A substance that cannot be broken down to other substances by ordinary chemical means.
A substance consisting of two or more different elements combined in a fixed ratio.
An element that is essential for life but required in extremely minute amounts.
The smallest unit of matter taht still retains the properties of an element.
A subatomic particle with a single positive electrical charge.
A subatmoic particle with a single negative charge.
A subatomic particle that is electrically neutral (no charge).
An atom's central core, containing protons and neutrons. The genetic control center of a eukaryotic cell.
The number of protons in each atom of a particular element.
The sum of the number of protons and neutrons in its nucleus.
The total mass of an atom; also called atomic weight. Given as a whole number, the atomic mass approximately equals the mass number.
One of several atomic forms of an element, each with the same number of protons but a different number of neutrons.
An isotope whose nucleus decays spontaneously, giving off particles and energy.
An energy level representing the distance of an electron from the nucleus of an atom.
An attraction between two atoms resulting from a sharing of outer-shell electrons or the presence of opposite charges on the atoms. The bonded atoms gain complete outer electron shells.
The strongest kind of chemical bond.
The attrations of a gven atom for the electrons of a covalent bond.
Nonpolar Covelent Bonds
A covelent bond in which electrons are shared equally between two atoms of similar electronegativity.
Polar Covalent Bonds
A covalent bond between atoms that differ in electronegativity. The shared electrons are pulled closer to the more electronegative atom, making it slightly negative and the other atom slightly positive.
A molecule containing polar covalent bonds and having an unequal distribution of charges.
An atom or molecule with an electrical charge resulting from a gain or loss of one or more electrons.
A chemical bond resulting from the attraction between oppositely charged ions.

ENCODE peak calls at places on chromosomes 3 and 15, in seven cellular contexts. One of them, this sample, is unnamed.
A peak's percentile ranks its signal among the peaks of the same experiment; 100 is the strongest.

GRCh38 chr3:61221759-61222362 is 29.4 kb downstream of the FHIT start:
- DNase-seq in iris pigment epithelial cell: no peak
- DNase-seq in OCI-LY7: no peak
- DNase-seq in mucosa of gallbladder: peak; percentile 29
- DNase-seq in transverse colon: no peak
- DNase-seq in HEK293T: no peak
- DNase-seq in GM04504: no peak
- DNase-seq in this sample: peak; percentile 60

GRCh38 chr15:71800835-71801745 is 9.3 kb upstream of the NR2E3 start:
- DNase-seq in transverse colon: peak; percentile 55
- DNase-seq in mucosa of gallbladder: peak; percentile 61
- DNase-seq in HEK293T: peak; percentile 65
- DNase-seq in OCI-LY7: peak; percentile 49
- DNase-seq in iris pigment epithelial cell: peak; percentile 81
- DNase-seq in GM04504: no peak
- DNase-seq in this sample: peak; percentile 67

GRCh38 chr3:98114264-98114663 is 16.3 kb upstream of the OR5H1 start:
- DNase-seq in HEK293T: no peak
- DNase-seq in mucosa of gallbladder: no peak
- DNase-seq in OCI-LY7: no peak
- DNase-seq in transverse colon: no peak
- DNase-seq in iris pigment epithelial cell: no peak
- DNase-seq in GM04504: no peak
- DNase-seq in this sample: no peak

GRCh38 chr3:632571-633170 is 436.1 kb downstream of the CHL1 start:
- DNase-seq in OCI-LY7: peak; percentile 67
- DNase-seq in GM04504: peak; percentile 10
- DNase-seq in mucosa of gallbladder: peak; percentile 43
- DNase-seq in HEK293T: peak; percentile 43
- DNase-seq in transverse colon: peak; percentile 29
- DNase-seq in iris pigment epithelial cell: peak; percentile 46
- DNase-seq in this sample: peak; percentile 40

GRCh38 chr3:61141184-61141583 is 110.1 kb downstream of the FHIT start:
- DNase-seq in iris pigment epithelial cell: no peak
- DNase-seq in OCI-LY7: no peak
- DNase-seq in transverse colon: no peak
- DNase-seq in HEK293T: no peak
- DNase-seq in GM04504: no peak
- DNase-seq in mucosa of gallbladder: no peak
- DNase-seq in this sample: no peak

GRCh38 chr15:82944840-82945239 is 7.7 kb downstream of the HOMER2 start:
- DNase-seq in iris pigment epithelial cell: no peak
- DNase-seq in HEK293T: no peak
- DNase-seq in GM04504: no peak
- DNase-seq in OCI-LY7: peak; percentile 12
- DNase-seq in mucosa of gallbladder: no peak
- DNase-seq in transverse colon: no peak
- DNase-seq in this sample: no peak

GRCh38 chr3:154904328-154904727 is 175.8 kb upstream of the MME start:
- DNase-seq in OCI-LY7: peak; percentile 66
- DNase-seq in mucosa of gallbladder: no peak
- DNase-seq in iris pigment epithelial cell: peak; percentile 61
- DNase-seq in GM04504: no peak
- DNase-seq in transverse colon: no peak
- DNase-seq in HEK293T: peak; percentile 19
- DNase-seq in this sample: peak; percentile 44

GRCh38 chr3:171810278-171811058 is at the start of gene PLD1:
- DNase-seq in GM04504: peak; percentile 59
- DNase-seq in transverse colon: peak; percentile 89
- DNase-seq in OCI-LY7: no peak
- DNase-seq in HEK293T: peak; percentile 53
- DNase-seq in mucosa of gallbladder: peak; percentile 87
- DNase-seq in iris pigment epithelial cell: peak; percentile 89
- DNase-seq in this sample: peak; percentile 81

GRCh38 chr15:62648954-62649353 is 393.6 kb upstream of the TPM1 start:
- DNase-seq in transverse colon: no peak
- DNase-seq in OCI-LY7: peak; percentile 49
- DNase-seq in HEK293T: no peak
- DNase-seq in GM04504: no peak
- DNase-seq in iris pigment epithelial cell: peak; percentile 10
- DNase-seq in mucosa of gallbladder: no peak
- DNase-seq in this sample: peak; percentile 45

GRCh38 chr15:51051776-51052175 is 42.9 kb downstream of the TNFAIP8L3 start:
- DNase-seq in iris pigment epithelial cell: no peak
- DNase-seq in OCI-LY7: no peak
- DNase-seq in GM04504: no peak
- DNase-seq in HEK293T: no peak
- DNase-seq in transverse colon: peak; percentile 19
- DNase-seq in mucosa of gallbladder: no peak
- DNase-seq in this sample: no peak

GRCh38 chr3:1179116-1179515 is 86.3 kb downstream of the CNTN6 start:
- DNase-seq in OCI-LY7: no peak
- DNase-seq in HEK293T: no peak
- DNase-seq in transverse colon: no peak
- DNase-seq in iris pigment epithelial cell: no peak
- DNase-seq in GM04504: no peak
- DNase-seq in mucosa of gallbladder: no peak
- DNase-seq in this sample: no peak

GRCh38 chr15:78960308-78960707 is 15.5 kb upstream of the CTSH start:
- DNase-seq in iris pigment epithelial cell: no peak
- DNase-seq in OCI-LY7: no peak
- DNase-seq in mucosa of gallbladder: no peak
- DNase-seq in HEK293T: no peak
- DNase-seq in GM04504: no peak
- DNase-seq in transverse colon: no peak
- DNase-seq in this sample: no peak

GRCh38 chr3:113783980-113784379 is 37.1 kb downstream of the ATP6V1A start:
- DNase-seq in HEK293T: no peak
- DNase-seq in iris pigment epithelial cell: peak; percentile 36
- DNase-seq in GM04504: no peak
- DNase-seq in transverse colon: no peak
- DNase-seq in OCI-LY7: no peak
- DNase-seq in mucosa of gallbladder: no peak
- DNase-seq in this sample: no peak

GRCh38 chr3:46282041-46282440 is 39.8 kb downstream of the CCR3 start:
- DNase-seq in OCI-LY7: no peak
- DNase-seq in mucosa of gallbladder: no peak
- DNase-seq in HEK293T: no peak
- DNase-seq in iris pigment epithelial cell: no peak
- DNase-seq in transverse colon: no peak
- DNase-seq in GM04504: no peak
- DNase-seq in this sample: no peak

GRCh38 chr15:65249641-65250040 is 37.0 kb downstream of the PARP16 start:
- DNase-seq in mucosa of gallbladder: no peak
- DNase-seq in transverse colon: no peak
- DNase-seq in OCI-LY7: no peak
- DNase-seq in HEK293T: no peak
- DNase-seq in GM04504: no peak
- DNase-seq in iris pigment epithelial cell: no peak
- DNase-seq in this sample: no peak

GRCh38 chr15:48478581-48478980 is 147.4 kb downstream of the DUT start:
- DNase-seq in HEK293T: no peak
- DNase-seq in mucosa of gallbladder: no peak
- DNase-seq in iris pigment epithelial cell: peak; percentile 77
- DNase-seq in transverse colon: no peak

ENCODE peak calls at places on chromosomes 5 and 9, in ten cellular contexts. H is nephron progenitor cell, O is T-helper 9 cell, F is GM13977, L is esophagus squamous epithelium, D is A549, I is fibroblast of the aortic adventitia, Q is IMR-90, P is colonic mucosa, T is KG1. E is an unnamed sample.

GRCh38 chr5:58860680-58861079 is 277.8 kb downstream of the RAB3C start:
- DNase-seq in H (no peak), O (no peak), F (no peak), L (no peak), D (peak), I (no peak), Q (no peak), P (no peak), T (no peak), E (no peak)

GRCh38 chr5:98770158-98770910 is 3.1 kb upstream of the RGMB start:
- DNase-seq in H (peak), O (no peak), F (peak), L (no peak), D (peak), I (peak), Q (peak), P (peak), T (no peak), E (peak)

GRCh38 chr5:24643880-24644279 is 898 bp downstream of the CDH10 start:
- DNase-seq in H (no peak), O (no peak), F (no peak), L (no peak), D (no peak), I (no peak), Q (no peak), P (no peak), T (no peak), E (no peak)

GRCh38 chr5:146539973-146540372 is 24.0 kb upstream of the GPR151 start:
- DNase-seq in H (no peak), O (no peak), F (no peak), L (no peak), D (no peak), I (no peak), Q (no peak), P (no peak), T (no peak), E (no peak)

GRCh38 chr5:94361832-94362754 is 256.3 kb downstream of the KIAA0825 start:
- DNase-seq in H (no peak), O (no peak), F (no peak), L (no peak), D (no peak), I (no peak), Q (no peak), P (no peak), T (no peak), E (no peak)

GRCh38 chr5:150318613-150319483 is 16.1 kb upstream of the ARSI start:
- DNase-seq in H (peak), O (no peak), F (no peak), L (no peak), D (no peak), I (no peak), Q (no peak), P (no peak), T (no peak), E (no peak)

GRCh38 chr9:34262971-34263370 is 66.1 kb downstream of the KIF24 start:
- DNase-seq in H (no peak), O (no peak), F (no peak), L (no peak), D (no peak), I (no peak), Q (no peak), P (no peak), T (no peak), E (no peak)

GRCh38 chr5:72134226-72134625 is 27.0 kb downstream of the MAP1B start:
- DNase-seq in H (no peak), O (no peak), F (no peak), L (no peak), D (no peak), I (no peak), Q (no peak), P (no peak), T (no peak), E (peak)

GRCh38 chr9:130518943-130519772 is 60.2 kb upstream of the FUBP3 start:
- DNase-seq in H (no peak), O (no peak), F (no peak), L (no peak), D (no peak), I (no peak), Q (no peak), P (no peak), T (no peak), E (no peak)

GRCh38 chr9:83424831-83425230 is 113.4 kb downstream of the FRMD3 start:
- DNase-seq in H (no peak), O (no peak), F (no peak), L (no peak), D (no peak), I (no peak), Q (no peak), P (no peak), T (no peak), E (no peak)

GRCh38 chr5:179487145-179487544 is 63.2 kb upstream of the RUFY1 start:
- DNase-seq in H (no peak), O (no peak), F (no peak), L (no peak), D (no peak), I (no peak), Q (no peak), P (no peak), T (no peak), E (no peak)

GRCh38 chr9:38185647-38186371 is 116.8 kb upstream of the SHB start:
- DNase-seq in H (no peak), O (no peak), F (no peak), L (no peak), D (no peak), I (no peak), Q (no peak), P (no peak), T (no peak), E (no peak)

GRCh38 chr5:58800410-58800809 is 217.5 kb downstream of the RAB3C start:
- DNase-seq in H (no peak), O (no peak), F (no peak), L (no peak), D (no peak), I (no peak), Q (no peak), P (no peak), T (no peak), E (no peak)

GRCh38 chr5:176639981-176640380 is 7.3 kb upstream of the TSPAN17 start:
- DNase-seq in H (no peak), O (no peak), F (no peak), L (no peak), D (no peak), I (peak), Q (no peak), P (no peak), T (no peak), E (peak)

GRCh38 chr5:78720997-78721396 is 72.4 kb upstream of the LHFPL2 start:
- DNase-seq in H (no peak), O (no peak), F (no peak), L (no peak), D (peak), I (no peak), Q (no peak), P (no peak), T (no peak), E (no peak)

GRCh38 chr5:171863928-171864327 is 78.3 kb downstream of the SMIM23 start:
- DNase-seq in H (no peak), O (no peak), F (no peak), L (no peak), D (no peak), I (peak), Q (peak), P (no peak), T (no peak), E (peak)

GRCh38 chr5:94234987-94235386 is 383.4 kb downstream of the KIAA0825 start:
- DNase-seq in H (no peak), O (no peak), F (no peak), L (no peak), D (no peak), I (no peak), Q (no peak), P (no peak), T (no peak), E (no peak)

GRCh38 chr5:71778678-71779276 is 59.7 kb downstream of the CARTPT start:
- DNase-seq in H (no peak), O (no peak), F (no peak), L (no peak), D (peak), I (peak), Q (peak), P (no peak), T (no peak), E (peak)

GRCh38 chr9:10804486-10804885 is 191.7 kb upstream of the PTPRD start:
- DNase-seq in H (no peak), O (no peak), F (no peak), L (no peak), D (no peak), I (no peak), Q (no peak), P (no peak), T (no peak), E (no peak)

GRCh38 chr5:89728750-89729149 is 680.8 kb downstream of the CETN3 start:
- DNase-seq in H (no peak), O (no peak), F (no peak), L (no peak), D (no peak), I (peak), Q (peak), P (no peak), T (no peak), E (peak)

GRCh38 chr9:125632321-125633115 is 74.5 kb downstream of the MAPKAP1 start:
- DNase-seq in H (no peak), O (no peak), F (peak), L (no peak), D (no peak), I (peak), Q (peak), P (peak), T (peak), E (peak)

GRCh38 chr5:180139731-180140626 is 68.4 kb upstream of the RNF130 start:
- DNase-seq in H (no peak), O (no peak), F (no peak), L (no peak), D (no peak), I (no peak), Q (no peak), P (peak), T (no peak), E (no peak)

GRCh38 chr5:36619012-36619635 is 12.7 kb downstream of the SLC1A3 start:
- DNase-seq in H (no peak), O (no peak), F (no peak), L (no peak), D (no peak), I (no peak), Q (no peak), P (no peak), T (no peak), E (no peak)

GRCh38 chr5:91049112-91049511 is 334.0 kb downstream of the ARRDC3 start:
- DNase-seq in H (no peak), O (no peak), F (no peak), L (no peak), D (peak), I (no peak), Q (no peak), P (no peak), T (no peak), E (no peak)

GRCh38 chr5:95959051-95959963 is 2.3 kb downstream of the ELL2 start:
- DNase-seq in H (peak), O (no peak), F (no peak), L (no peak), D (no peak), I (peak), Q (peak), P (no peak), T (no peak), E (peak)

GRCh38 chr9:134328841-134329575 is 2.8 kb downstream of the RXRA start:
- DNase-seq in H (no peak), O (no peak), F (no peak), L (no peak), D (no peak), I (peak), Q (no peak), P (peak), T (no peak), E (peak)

A compound resulting from the formation of ionic bonds; also called an ionic compound.
A type of weak chemical bond formed when the partially positive hydrogen atom participating in a polar covalent bond in one molecule is attracted to the partially negative atom participating in a polar covalent bond in another molecule (or in another region of the same molecule.)
The making and breaking of chemical bonds, leading to changes in the composition of matter.
A starting material in a chemical reaction.
An ending material in a chemical reaction.
The sticking together of molecules of the same kind, often by hydrogen onds.
The attraction between different kinds of molecules.
A measure of how difficult it is to stretch or break the surface of a liquid. Water has a high surface tension because of the hydrogen bonding of surface molecules.
The amount of energy associated with the movement of atoms and molecules in a body of matter.
A measure of the intensity of heat in degrees, reflecting the average kinetic energy or speed of molecules.
The process in which the surface of an object becomes cooler during evaporation.
A liquid that is a homogeneous mixture of two or more substancs.
The dissolving agent of a solution. Water is the most versatile solvent known.
A substance that is dissolved in a solution.
A solution in which water is the solvent.
A substance that increases the hydrogen ion concentration in a solution.
A substance that decreases the hydrogen ion concenration in a solution.
A measure of teh relative acidit of a solution, ranging in value from 0 (most acidic) to 14 (most basic). The letters pH stand for potential hydrogen and refer to the concentration of hydrogen ions.
A chemical substance that resists changes in pH by accepting hydrogen ions from or donating hydrogen ions to solutions.
Rain, snow, or fog that is more acidic that pH 5.2.
Decreasing pH of ocean waters due to absorption of excess atmospheric CO2 from the burning of fossil fuels.